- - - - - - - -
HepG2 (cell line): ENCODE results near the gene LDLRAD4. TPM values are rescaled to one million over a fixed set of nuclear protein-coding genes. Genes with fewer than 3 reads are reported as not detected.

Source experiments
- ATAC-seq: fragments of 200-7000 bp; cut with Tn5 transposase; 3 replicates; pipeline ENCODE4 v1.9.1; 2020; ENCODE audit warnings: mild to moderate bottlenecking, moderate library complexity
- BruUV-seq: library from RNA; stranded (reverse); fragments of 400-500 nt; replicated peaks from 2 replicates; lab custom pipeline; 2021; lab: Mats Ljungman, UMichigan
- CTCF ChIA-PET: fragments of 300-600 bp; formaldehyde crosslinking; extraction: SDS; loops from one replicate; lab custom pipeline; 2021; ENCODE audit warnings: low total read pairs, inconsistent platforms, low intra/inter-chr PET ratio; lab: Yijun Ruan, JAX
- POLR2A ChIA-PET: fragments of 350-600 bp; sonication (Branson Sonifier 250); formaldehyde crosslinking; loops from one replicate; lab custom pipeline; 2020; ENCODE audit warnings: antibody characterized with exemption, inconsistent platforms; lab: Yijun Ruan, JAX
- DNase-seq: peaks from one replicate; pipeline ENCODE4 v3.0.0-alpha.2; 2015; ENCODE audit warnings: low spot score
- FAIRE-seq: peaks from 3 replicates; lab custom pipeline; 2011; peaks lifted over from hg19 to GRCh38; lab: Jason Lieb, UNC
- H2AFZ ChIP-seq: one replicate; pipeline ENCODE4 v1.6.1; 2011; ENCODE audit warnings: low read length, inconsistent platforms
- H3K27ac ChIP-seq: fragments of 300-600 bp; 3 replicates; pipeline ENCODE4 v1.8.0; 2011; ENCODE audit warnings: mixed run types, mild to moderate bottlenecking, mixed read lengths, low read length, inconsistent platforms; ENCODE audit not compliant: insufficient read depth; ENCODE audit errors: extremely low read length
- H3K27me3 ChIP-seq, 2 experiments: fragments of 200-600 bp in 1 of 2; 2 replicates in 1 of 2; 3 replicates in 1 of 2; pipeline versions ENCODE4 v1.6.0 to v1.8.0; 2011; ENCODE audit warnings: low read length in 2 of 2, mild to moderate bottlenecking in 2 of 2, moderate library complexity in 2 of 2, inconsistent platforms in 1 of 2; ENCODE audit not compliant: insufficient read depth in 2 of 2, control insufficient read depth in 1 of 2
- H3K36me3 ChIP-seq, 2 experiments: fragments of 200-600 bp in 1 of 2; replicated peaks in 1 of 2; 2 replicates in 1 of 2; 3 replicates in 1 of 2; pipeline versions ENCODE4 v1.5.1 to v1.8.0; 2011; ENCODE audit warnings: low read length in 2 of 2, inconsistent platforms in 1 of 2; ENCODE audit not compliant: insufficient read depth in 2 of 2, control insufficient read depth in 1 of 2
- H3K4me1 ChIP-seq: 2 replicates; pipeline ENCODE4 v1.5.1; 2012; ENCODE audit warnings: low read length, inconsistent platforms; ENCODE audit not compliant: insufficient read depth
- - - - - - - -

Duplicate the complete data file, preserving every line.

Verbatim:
HepG2 (cell line): ENCODE results near the gene LDLRAD4. TPM values are rescaled to one million over a fixed set of nuclear protein-coding genes. Genes with fewer than 3 reads are reported as not detected.

Source experiments
- ATAC-seq: fragments of 200-7000 bp; cut with Tn5 transposase; 3 replicates; pipeline ENCODE4 v1.9.1; 2020; ENCODE audit warnings: mild to moderate bottlenecking, moderate library complexity
- BruUV-seq: library from RNA; stranded (reverse); fragments of 400-500 nt; replicated peaks from 2 replicates; lab custom pipeline; 2021; lab: Mats Ljungman, UMichigan
- CTCF ChIA-PET: fragments of 300-600 bp; formaldehyde crosslinking; extraction: SDS; loops from one replicate; lab custom pipeline; 2021; ENCODE audit warnings: low total read pairs, inconsistent platforms, low intra/inter-chr PET ratio; lab: Yijun Ruan, JAX
- POLR2A ChIA-PET: fragments of 350-600 bp; sonication (Branson Sonifier 250); formaldehyde crosslinking; loops from one replicate; lab custom pipeline; 2020; ENCODE audit warnings: antibody characterized with exemption, inconsistent platforms; lab: Yijun Ruan, JAX
- DNase-seq: peaks from one replicate; pipeline ENCODE4 v3.0.0-alpha.2; 2015; ENCODE audit warnings: low spot score
- FAIRE-seq: peaks from 3 replicates; lab custom pipeline; 2011; peaks lifted over from hg19 to GRCh38; lab: Jason Lieb, UNC
- H2AFZ ChIP-seq: one replicate; pipeline ENCODE4 v1.6.1; 2011; ENCODE audit warnings: low read length, inconsistent platforms
- H3K27ac ChIP-seq: fragments of 300-600 bp; 3 replicates; pipeline ENCODE4 v1.8.0; 2011; ENCODE audit warnings: mixed run types, mild to moderate bottlenecking, mixed read lengths, low read length, inconsistent platforms; ENCODE audit not compliant: insufficient read depth; ENCODE audit errors: extremely low read length
- H3K27me3 ChIP-seq, 2 experiments: fragments of 200-600 bp in 1 of 2; 2 replicates in 1 of 2; 3 replicates in 1 of 2; pipeline versions ENCODE4 v1.6.0 to v1.8.0; 2011; ENCODE audit warnings: low read length in 2 of 2, mild to moderate bottlenecking in 2 of 2, moderate library complexity in 2 of 2, inconsistent platforms in 1 of 2; ENCODE audit not compliant: insufficient read depth in 2 of 2, control insufficient read depth in 1 of 2
- H3K36me3 ChIP-seq, 2 experiments: fragments of 200-600 bp in 1 of 2; replicated peaks in 1 of 2; 2 replicates in 1 of 2; 3 replicates in 1 of 2; pipeline versions ENCODE4 v1.5.1 to v1.8.0; 2011; ENCODE audit warnings: low read length in 2 of 2, inconsistent platforms in 1 of 2; ENCODE audit not compliant: insufficient read depth in 2 of 2, control insufficient read depth in 1 of 2
- H3K4me1 ChIP-seq: 2 replicates; pipeline ENCODE4 v1.5.1; 2012; ENCODE audit warnings: low read length, inconsistent platforms; ENCODE audit not compliant: insufficient read depth